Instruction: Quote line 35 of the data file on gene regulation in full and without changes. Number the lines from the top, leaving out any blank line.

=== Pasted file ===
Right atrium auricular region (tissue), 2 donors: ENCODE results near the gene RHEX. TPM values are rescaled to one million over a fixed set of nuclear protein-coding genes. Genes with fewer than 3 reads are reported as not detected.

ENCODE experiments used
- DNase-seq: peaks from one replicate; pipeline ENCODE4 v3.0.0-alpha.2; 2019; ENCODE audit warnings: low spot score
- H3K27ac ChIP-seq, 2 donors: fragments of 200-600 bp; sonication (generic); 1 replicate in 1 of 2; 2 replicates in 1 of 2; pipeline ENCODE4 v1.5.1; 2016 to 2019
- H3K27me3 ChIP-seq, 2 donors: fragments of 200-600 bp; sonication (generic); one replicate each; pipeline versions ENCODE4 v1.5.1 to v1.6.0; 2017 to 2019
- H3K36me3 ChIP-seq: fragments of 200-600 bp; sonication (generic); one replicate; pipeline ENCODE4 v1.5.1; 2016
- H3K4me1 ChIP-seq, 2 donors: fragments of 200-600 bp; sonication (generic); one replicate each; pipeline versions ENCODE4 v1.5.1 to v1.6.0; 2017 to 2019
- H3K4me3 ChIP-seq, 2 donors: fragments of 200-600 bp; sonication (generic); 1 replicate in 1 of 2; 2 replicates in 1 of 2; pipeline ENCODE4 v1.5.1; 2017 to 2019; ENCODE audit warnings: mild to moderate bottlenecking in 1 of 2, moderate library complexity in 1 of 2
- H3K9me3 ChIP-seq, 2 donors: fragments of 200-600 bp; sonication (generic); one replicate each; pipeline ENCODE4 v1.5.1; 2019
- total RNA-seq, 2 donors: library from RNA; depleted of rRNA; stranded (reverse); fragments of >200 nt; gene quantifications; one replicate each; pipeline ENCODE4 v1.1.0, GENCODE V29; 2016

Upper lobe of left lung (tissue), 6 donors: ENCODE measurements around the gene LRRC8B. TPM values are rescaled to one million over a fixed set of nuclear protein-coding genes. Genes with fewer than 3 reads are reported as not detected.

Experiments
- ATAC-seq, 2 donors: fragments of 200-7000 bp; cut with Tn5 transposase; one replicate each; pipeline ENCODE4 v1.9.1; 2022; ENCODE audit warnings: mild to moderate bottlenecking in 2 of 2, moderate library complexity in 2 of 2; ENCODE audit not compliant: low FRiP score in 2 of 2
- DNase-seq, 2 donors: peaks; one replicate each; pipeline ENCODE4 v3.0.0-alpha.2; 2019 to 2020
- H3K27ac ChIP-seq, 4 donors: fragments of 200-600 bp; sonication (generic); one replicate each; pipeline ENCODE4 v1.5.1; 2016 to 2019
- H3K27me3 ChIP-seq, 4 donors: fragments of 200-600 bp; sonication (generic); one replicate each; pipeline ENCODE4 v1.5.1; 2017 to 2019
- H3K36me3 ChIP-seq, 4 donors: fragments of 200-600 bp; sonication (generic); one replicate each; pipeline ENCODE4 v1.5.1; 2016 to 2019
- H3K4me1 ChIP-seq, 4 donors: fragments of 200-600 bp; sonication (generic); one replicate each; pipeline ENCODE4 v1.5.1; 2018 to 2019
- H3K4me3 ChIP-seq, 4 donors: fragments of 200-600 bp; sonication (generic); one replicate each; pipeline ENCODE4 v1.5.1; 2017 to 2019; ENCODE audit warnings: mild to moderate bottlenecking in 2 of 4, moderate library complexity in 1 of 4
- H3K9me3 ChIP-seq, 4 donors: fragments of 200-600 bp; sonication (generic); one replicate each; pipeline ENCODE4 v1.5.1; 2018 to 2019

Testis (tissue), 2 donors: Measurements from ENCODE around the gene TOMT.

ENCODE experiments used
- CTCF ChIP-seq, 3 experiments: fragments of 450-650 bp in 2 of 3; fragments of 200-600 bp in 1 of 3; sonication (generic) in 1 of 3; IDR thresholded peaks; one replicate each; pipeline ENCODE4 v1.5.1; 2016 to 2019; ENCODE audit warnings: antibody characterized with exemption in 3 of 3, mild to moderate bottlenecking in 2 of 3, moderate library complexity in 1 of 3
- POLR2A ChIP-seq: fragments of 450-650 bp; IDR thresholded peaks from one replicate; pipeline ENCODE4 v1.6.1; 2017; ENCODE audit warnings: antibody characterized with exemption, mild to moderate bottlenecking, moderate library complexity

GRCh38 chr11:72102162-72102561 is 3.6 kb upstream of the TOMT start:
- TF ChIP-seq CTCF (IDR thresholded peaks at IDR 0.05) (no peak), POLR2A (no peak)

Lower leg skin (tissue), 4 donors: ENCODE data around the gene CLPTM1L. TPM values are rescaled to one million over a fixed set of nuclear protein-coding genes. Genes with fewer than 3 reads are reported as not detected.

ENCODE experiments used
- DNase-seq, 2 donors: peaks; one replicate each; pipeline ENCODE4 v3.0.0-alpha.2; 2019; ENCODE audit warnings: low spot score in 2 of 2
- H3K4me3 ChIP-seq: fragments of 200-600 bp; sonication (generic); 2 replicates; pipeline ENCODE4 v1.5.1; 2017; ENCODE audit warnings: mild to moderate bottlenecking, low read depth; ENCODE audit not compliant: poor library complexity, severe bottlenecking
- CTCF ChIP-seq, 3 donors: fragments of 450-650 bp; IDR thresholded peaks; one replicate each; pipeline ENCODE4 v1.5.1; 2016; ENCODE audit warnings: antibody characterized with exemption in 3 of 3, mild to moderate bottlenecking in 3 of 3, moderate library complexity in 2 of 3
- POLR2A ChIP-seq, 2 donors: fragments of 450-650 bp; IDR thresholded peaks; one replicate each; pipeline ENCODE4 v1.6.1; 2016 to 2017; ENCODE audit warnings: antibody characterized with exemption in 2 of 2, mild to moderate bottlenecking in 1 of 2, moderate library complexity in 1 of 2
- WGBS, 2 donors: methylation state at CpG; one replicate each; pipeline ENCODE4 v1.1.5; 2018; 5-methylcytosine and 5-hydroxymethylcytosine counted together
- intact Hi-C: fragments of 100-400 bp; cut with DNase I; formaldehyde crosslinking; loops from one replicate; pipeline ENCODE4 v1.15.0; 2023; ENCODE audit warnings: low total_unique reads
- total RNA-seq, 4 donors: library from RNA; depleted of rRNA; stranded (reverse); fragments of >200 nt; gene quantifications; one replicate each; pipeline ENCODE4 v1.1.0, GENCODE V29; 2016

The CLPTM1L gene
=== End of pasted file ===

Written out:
- total RNA-seq, 4 donors: library from RNA; depleted of rRNA; stranded (reverse); fragments of >200 nt; gene quantifications; one replicate each; pipeline ENCODE4 v1.1.0, GENCODE V29; 2016